Kaçkar Mountains

Kaçkar Mountains

My husband is half-Armenian and half Scottish. I married into a wonderfully divergent cultural experience in which my father-in-law and his mother spoke Turkish as well as Armenian. The food was an amazing feast each time Grandmother cooked. At least one of my husband’s aunts was from Turkey so that by association I grew familiar with how different their world was from the more traditional American culture I grew up in . So, when I saw the Kaçkar Mountains of Turkey, I wanted to take a moment to explore more of the Turkish World.

The Kaçkar Mountains rise above the Black Sea in the northeastern part of Turkey. They’re part of a range called the Pontic Mountains that traverse a large area of northern Turkey. Highland villages, called yaylas, dot the mountains. 

Here’s a friendly, short video featuring a backpacker in the Kaçkar Mountains. This slightly longer video features the people, the villages and yaylas, the flora and fauna, as well as the livestock of the Kaçkar Mountains. This video is a combination of photo and video that offers another view of the villages and culture as well as the flora and fauna, plus a segment at the top of the mountains.

FunFacts about Kaçkar Mountains: (Source) (Source)  

  • The Kaçkar Mountains are part of the Pontic Mountains that extend through northern Anatolia and Turkey. The Kaçkar Mountains are at the far eastern end of the Pontic Mountains.
  • The Pontic Mountains are also known as the Parhar Mountains, the name originating from the Hittite language meaning ‘high’ or ‘summit’.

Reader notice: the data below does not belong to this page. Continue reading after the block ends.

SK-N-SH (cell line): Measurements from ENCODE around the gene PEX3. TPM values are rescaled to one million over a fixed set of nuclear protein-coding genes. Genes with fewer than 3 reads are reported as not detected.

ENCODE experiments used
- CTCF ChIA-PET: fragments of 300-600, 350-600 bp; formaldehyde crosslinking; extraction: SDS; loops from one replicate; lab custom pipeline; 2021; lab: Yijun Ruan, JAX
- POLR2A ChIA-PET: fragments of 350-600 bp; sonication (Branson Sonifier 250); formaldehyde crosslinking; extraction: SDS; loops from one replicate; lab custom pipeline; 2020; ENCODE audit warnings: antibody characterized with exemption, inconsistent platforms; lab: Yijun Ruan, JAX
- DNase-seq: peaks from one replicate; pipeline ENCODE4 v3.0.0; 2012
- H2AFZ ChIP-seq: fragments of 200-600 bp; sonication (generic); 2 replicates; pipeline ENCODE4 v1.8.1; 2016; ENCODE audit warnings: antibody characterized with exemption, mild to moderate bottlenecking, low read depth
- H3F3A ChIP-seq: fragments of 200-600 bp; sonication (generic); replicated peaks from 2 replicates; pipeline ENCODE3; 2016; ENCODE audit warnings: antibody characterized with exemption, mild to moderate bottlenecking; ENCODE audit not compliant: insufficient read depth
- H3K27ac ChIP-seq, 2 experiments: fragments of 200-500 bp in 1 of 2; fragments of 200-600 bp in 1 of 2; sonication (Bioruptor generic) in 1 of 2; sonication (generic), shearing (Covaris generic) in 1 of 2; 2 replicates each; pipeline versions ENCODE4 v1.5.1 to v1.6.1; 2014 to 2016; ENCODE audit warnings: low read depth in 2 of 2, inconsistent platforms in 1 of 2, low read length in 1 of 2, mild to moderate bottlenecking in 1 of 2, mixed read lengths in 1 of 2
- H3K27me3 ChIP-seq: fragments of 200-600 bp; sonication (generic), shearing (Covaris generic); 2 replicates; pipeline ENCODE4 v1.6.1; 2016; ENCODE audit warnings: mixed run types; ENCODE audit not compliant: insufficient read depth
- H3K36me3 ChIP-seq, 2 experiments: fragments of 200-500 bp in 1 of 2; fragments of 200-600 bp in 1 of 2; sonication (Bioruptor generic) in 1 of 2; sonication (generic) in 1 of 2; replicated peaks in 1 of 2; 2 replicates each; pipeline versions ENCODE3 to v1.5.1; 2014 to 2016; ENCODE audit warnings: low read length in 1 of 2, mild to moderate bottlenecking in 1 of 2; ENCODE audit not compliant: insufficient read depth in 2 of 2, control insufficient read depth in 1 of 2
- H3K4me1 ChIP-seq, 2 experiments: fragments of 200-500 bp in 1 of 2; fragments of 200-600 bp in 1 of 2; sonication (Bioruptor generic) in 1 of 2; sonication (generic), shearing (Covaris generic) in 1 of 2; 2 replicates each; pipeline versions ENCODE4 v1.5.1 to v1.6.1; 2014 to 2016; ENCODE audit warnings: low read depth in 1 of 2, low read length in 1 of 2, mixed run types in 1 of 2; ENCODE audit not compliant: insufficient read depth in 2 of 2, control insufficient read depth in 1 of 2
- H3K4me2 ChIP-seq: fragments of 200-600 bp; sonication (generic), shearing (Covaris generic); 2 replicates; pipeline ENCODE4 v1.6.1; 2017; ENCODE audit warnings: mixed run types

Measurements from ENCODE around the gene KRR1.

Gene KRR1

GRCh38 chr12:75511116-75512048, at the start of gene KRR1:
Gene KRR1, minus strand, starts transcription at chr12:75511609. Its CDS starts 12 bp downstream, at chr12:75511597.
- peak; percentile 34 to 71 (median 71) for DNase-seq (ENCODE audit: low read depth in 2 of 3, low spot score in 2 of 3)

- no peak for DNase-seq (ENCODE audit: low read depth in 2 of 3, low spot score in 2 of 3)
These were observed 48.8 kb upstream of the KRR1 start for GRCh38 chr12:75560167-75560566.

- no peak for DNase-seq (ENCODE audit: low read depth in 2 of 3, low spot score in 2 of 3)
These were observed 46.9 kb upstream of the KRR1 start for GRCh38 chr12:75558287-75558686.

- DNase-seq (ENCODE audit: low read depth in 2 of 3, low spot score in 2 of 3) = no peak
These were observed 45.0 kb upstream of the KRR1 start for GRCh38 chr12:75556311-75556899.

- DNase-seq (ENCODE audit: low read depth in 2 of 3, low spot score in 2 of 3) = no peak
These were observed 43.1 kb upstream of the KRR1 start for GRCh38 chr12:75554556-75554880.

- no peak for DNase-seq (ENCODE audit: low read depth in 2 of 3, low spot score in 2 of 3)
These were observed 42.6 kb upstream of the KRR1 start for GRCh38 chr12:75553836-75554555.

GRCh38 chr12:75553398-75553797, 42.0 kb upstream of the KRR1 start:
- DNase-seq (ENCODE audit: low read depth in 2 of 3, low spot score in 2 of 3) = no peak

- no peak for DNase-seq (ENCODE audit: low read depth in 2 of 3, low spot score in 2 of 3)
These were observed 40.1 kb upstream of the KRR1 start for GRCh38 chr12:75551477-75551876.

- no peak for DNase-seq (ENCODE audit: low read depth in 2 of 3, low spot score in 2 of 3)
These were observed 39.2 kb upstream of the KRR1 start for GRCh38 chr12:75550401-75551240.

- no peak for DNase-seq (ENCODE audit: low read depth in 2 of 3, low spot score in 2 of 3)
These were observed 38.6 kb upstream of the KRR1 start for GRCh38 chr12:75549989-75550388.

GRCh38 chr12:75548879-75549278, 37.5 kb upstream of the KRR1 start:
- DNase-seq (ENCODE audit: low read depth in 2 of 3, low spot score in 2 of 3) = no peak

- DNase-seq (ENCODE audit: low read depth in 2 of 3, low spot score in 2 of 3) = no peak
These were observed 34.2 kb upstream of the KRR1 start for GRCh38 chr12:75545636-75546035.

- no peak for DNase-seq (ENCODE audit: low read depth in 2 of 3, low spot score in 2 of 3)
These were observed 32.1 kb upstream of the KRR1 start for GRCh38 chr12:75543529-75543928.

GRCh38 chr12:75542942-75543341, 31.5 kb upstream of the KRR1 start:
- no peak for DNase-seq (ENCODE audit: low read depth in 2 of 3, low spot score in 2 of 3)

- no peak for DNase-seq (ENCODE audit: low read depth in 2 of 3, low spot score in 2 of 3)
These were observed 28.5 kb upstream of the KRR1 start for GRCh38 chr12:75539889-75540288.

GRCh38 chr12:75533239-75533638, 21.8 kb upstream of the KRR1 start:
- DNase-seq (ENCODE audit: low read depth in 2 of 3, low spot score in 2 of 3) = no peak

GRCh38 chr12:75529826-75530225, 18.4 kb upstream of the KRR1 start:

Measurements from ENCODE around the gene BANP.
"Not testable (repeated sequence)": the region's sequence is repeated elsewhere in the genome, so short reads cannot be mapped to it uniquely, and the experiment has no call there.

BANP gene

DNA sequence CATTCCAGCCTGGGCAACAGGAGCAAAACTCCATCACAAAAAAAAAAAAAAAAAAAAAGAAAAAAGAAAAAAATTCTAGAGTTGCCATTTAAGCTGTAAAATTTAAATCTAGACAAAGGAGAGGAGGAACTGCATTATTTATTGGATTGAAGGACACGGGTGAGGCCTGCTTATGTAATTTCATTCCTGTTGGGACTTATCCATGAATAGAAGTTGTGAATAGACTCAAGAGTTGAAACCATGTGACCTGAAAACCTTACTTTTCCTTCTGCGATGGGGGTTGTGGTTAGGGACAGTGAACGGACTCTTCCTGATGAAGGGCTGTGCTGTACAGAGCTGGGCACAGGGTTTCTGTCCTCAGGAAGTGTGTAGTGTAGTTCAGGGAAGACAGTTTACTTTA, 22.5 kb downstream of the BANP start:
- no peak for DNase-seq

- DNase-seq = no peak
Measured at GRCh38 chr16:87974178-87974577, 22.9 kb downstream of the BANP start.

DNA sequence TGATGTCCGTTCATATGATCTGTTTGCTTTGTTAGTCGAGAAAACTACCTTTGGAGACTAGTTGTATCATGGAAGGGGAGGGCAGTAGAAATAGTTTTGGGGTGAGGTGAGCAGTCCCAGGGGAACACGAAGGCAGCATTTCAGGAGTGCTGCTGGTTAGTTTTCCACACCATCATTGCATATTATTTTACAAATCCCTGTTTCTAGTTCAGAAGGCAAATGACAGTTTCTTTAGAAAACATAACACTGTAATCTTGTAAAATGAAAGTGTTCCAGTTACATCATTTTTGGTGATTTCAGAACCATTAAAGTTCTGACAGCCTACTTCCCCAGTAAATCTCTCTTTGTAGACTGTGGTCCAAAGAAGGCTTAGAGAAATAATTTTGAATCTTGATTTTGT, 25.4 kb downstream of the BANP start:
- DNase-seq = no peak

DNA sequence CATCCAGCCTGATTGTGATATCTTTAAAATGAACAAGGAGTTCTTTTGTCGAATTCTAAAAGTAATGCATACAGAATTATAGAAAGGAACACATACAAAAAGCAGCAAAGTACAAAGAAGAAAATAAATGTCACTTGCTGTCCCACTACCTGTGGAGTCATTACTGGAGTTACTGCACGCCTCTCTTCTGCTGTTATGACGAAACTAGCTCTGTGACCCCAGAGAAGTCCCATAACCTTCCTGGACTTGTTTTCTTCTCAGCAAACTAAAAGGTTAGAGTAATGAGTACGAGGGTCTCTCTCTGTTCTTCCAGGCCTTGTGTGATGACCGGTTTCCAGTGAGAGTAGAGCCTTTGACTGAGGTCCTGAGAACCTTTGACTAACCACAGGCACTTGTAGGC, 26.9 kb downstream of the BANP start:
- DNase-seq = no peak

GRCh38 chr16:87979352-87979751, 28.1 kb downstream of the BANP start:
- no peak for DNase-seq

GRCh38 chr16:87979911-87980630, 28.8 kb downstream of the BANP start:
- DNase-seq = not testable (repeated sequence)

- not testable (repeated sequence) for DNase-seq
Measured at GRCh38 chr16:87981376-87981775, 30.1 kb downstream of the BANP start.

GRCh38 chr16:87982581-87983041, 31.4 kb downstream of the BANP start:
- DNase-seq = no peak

• The highest peak of the Kaçkar Mountains, Kaçkar Dağı, has an elevation of 12,917 feet or 3,937 metres. 
  • Yaylas abound throughout the Kaçkar Mountains. They are small villages in the highland meadows where locals bring their livestock through the spring and summer months.
    • A common food in Turkey is called ‘Yayla çorbası’ or ‘Highland Meadow Soup’. This is a soup made with plain yogurt, rice and mint.
  • Here’s a wonderful blog featuring more gorgeous photos of the Kaçkar Mountains.
  • According to this blog, the word Kaçkar comes from an Armenian word meaning ‘cross-stone’. A sizable Muslim Armenian population still lives in the mountains. This blog also has a map of Turkey and shows the eastern, Kaçkar area.

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(Photos from Pixabay)

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 *** This Week’s Giveaway is Closed ***

We have a winner! Congrats Denise H.!!!

First March winner: Veronica T.

February winners: Jackie B., Drea M., Sandra L. and Judy M.!!!

To be in the running for this handcrafted paranormal romance bracelet, made by yours truly, please leave a comment at the bottom of this post. Also, feel free to post comments on every Caris Roane blog, Monday thru Thursday this week, to increase your chances of winning this week’s prize drawing. Only one win per month allowed!